We made the trip to Mysore around March 2010. Mysore is the capital city of Wodeyar dynasty who ruled the kingdom of Mysore until 1947. Prior to Wodeyar dynasty, Mysore was under the regime of Haider Ali and his son Tipu Sultan for 40 years. With a rich cultural and historical heritage, Mysore has a quaint charm that appeals tourists from all over the country.Only at 19 kilometers distance from Mysore stands Srirangapatna which was the de facto capital of Mysore during the rule of Tipu Sultan and Haider Ali. Now a small town, Srirangapatna takes pride in the palaces, forts and mosques dating back to the era of Tipu Sultan. The first place coming to our notice once we entered Srirangapatna was a memorial established in reminiscence of Tipu. There was a plaque at the centre of the memorial ground carved with the words "The body of Tipu Sultan was found here."
The Ranganathaswamy temple in Srirangapatna is a sanctum of Lord Vishnu as Ranganatha. Built in 894 AD by a Ganga chieftain Tirumalaraya, this temple went through a multitude of renovations during the reign of successive rulers of Mysore including Hoysalas, Vijayanagara monarchs, Wodeyars and Haider Ali. The avenue leading to the shrine is dotted on both sides with makeshift stalls selling varieties of artefacts and handicrafts.
The summer palace of Tipu Sultan renowned as 'Dariya Daulat Bagh' is one of the popular attractions in Srirangapatna.A paradigm of Indo-Islamic architecture, the palace was constituted of teak way back in the 18th century. Set amidst well-spruced lawn and flowerbeds, the inner walls and ceilings of the palace are embellished with rich oil paintings depicting the victories of Haider Ali and Tipu over the British force. On the top floor of the palace is a museum showcasing a set of memorabilia connected with Tipu and Haider.Photography inside the palace is prohibited, though we managed to sneak some pics.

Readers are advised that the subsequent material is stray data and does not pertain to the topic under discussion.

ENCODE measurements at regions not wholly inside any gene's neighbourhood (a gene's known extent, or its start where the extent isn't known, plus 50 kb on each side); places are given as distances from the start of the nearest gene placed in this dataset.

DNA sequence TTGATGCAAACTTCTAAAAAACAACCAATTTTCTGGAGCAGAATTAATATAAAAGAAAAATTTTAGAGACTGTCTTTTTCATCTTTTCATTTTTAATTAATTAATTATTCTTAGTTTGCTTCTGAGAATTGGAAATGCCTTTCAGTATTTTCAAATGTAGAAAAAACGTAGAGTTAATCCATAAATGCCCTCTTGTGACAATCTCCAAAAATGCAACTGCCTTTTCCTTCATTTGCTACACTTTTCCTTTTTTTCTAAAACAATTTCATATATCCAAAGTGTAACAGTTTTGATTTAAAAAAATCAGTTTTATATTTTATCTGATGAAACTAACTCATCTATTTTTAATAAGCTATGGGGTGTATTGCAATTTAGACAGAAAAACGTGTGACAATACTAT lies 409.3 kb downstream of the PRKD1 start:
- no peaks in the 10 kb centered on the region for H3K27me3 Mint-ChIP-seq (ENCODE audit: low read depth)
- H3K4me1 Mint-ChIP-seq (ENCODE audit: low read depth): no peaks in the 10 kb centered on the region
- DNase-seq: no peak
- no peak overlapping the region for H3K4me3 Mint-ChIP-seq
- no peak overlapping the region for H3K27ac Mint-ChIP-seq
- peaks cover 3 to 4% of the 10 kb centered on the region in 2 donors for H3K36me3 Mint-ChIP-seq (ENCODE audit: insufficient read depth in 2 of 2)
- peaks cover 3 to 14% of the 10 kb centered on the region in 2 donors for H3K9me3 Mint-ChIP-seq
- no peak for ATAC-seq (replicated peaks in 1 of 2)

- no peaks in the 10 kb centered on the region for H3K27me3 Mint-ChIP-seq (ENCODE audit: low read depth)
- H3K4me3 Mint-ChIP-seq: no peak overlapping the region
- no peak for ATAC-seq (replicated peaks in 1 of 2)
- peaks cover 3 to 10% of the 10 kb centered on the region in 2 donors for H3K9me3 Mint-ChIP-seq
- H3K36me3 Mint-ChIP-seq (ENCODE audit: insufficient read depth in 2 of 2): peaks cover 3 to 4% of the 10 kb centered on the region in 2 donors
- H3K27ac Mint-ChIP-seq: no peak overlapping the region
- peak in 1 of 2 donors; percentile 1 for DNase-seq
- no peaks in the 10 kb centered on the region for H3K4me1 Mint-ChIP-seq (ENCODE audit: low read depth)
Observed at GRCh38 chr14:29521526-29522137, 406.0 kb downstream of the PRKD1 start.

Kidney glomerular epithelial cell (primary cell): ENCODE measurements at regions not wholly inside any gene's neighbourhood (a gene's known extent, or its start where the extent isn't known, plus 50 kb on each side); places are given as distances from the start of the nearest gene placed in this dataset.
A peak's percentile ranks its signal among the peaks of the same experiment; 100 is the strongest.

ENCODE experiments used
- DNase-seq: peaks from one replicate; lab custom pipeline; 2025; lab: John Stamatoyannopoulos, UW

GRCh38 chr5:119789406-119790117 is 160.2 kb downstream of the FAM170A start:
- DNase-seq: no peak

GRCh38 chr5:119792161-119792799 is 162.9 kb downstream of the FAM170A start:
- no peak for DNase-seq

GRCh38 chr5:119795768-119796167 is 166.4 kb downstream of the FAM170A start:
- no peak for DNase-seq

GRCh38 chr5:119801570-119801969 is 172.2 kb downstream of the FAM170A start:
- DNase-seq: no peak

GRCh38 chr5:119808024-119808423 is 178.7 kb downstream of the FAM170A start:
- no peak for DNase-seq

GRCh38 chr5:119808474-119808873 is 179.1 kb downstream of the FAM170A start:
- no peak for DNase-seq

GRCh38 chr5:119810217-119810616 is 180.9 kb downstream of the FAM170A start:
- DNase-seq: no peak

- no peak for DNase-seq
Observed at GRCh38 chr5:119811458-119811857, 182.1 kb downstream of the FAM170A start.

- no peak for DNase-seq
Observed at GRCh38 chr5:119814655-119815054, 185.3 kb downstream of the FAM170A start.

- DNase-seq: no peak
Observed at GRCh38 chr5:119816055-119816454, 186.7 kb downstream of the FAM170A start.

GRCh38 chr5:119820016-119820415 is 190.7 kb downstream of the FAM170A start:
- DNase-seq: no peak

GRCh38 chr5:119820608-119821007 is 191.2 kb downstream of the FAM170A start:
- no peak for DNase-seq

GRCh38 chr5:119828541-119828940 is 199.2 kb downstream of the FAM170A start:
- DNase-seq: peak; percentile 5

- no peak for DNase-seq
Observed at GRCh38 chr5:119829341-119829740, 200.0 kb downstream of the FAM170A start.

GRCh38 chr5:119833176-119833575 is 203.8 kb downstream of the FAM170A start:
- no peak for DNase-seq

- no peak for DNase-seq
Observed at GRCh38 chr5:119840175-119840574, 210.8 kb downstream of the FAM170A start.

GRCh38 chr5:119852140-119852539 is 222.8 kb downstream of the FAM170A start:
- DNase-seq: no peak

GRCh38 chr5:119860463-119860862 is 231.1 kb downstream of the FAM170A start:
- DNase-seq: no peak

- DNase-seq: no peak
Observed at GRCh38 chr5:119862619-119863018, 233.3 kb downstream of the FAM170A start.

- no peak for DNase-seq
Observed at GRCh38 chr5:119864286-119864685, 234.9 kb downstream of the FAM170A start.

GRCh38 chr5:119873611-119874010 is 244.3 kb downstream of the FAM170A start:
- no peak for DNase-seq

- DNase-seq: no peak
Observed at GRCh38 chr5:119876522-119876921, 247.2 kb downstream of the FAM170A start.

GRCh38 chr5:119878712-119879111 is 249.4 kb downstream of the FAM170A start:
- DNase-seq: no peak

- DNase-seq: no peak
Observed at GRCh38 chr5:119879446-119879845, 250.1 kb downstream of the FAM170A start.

One of the oldest churches in Mysore is St. Philomena's Church. Over 200 years old, the church was originally a small church which was later expanded by the king Wodeyar III. Upon Mysore city conferred with the honour of capital city of Mysore, Christian population surged in the city evoking the need for a larger church and hence the foundation for St. Philomena's Church was laid. Built in Gothic fashion, the church is, undisputably, a visual delight.
In the heart of the city of Mysore is located one of the most fascinating and imposing architectures, Mysore Palace. It looks all the more ravishing when illuminated at night on Sundays or during the days of festivals. Over a century old, this palace is a perfect blend of Hindu and Islamic architectural style. While the exterior of the Palace with its domical construction resembles Muslim architecture, the interior of the palace is dominated by the norm of Hindu architecture. The palace was demolished on a massive scale by Tipu Sultan in 1787 and when restored back to its erstwhile glory years later in 1803, it suffered a catastrophe, a fire in 1897 during the wedding of princess Jayalakshmanni. Photography inside the palace is prohibited and hence, one needs to deposit the camera at the gate with the security before entering the palace.
Only at 13 kms distance from Mysore city is situated the famous Chamundeshwari Temple atop the Chamundi hill. There is a flight of 1000 steps leading you from the bottom of the hill to the temple at an altitude of 3,000 feet. You may also travel via the motorway. We covered almost 80% of the distance by car and clambered up the remaining 20%. The shrine is an attractive quadrangular structure designed in Dravidian fashion with seven storied tall tower adorned with beautiful engravings.
Brindavan Gardens, located barely 20 kms away from Mysore, is the next attraction we paid a visit to. It's a beautiful garden built alongside a dam across Cauvary river. The terraced lawn and the illuminated dancing, twirling fountains have enhanced the beauty of the garden which has been used as a backdrop for many Indian movies. The Musical fountains dancing and grooving with the beat of music are truly delightful.
Finally, on a pleasant note we wrapped up our journey in a truly South Indian way by having our dinner at an authentic South Indian restaurant named "Kamath" on our way back to Bangalore.